A pollinator sanctuary

Like all other continents, North America too is being impacted by this alarming decline of bee populations causing panic in the agriculture, apiculture and forestry industries spread across the continent. 

The loss of huge colonies of honey bees negatively impacting apiculture; and more importantly native and endemic bee species from the continent being almost pushed towards the verge of extinction.

Therefore, it is quite important that a comprehensive bee conservation platform be developed with new insights and technologies to help conserve farmer-friendly insect pollinators like the honey bees and native bees.

Recently, an applied research organisation named Farming Smarter from the Canadian province of Alberta has come up with a simple, innovative, low cost, long-term, sustainable and environment-friendly, field-level initiative and concept called a ‘pollinator sanctuary’.

A pollinator sanctuary can prove to be a powerful technology in the field of pollinator insect conservation, with special emphasis on honey bees and native bees. The Pollinator Sanctuary project is funded by the well-respected provincial funding programme titled ‘Canadian Agricultural Partnership’ to investigate a new sustainable and innovative technology platform for bee conservation.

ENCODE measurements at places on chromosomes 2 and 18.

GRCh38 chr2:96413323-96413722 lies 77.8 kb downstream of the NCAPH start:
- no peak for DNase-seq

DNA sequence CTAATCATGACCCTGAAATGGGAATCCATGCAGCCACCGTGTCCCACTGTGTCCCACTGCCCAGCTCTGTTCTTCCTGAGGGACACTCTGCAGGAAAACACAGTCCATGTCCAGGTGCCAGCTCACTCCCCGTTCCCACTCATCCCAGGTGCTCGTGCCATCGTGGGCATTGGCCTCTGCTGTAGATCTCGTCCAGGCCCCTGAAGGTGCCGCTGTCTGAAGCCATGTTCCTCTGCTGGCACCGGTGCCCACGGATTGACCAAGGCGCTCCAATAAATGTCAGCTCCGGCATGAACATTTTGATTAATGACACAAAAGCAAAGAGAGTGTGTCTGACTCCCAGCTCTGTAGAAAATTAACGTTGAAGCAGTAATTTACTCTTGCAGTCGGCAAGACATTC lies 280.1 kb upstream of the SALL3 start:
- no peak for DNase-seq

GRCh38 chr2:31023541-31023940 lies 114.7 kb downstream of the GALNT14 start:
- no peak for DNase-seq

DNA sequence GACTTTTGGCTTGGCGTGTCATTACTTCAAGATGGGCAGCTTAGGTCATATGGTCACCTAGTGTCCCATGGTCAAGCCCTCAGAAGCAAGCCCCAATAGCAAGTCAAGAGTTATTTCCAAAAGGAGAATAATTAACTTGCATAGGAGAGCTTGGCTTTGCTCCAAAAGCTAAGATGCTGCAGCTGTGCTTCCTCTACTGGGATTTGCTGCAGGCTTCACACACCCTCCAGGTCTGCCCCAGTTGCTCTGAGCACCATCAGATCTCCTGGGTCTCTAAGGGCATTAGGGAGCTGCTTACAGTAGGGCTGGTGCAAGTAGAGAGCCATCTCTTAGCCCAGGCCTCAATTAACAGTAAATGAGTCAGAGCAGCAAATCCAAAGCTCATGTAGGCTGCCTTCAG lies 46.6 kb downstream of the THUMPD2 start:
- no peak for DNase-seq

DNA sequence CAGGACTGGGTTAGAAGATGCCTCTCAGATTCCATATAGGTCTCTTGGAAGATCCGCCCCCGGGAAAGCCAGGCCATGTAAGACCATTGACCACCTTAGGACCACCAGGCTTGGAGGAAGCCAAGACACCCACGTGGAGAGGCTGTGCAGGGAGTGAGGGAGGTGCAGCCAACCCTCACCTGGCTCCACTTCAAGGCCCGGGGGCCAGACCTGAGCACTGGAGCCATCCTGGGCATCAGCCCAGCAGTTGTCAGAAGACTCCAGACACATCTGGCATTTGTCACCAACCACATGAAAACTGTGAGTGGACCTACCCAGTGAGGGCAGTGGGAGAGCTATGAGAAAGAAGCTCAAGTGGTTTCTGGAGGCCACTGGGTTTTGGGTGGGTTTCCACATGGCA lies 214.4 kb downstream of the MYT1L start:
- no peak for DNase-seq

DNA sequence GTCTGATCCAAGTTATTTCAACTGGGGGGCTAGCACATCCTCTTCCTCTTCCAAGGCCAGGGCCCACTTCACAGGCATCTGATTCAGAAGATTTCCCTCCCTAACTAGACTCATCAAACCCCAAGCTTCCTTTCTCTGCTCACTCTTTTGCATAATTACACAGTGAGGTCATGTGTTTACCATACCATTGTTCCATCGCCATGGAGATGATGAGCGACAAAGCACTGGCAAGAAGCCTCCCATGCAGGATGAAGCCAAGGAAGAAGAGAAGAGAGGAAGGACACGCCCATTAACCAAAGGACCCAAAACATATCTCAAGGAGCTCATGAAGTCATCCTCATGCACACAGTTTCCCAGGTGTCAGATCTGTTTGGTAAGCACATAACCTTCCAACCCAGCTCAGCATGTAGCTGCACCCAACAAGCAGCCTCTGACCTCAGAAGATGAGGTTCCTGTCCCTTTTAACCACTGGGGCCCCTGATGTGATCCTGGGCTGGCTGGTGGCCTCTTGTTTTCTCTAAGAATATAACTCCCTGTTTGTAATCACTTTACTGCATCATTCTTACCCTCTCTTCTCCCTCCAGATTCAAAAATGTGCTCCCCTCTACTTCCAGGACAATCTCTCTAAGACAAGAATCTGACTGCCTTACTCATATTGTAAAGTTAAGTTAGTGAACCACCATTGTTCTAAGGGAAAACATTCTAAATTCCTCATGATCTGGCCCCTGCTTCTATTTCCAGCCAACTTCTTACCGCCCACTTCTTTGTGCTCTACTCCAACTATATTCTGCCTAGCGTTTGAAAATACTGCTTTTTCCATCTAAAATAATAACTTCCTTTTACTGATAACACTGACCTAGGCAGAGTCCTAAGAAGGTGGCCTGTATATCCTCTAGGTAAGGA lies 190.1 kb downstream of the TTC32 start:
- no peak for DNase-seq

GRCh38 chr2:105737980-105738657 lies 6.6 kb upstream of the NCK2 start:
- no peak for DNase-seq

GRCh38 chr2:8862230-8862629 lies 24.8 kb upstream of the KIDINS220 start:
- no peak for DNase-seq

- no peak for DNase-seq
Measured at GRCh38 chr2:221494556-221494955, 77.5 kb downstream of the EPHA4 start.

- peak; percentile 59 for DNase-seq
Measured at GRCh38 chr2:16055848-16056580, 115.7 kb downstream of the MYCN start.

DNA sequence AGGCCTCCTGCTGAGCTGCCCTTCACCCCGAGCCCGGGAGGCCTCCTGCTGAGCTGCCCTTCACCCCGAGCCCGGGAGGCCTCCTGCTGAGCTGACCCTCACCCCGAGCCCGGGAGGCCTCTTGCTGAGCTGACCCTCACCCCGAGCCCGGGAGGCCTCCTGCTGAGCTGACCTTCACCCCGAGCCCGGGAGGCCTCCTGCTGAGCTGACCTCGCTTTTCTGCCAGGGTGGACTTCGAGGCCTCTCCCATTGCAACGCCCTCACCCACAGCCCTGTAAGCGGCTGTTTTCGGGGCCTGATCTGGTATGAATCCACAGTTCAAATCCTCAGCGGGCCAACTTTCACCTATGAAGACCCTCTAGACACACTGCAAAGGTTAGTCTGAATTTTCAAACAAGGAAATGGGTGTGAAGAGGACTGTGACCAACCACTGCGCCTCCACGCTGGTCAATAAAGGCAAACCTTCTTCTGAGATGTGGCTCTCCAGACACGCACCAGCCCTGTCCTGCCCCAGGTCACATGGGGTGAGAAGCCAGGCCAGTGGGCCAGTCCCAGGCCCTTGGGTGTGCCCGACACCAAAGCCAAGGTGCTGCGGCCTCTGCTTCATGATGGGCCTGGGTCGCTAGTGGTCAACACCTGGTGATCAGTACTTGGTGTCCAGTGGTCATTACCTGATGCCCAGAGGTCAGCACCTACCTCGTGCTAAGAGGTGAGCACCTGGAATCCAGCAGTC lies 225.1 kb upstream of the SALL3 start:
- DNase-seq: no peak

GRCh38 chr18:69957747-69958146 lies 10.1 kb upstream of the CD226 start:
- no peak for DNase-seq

How it works

The project has been demonstrating promising results by simply using various combinations of locally-grown, annual and perennial crops and wild flowers to establish a small, plot-based pollinator sanctuary in southern Alberta, western Canada.

The idea behind using various crop species with varying and overlapping flowering periods has been to increase the bee foraging period beyond the short agricultural season of the prairies.

The experimental plots, with their various crops having different flowering periods and with a continuous and uninterrupted supply of nectar and pollen have been highly successful in attracting a rich biodiversity of local insect species.

These include pollinators like honey bees, native bees (like bumble bees, solitary bees, leaf-cutter bees and others), as well as other pollinator-friendly moths and butterflies, beetles and flies, ants and wasps in large numbers.